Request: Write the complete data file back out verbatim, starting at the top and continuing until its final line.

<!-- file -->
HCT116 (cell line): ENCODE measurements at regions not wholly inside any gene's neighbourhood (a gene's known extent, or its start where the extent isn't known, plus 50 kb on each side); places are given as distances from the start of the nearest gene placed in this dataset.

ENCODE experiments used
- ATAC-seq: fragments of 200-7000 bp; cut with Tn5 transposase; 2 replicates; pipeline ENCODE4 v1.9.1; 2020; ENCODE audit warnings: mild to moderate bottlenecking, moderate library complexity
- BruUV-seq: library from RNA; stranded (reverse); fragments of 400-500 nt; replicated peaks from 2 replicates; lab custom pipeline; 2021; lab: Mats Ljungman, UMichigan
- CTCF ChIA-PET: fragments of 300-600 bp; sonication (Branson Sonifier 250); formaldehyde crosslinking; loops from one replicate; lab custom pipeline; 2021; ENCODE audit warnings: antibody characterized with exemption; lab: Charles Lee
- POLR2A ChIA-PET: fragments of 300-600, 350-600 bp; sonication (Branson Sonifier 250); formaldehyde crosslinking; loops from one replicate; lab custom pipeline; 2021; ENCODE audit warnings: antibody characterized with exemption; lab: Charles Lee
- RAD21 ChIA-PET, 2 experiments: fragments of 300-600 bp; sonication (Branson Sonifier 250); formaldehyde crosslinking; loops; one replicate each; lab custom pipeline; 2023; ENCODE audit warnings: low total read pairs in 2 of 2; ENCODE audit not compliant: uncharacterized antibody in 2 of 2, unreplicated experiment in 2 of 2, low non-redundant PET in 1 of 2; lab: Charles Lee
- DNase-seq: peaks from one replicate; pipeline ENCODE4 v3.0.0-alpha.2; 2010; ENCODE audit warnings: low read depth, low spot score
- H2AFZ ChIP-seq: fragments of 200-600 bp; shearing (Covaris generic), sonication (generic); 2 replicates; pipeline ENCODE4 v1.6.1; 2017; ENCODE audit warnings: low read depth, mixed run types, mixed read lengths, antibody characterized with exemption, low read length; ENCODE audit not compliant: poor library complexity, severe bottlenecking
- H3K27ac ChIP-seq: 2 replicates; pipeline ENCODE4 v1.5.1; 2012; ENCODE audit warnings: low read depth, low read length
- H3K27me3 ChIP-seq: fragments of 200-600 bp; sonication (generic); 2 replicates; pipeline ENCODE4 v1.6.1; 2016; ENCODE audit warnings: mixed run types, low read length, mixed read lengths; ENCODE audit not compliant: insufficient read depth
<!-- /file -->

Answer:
HCT116 (cell line): ENCODE measurements at regions not wholly inside any gene's neighbourhood (a gene's known extent, or its start where the extent isn't known, plus 50 kb on each side); places are given as distances from the start of the nearest gene placed in this dataset.

ENCODE experiments used
- ATAC-seq: fragments of 200-7000 bp; cut with Tn5 transposase; 2 replicates; pipeline ENCODE4 v1.9.1; 2020; ENCODE audit warnings: mild to moderate bottlenecking, moderate library complexity
- BruUV-seq: library from RNA; stranded (reverse); fragments of 400-500 nt; replicated peaks from 2 replicates; lab custom pipeline; 2021; lab: Mats Ljungman, UMichigan
- CTCF ChIA-PET: fragments of 300-600 bp; sonication (Branson Sonifier 250); formaldehyde crosslinking; loops from one replicate; lab custom pipeline; 2021; ENCODE audit warnings: antibody characterized with exemption; lab: Charles Lee
- POLR2A ChIA-PET: fragments of 300-600, 350-600 bp; sonication (Branson Sonifier 250); formaldehyde crosslinking; loops from one replicate; lab custom pipeline; 2021; ENCODE audit warnings: antibody characterized with exemption; lab: Charles Lee
- RAD21 ChIA-PET, 2 experiments: fragments of 300-600 bp; sonication (Branson Sonifier 250); formaldehyde crosslinking; loops; one replicate each; lab custom pipeline; 2023; ENCODE audit warnings: low total read pairs in 2 of 2; ENCODE audit not compliant: uncharacterized antibody in 2 of 2, unreplicated experiment in 2 of 2, low non-redundant PET in 1 of 2; lab: Charles Lee
- DNase-seq: peaks from one replicate; pipeline ENCODE4 v3.0.0-alpha.2; 2010; ENCODE audit warnings: low read depth, low spot score
- H2AFZ ChIP-seq: fragments of 200-600 bp; shearing (Covaris generic), sonication (generic); 2 replicates; pipeline ENCODE4 v1.6.1; 2017; ENCODE audit warnings: low read depth, mixed run types, mixed read lengths, antibody characterized with exemption, low read length; ENCODE audit not compliant: poor library complexity, severe bottlenecking
- H3K27ac ChIP-seq: 2 replicates; pipeline ENCODE4 v1.5.1; 2012; ENCODE audit warnings: low read depth, low read length
- H3K27me3 ChIP-seq: fragments of 200-600 bp; sonication (generic); 2 replicates; pipeline ENCODE4 v1.6.1; 2016; ENCODE audit warnings: mixed run types, low read length, mixed read lengths; ENCODE audit not compliant: insufficient read depth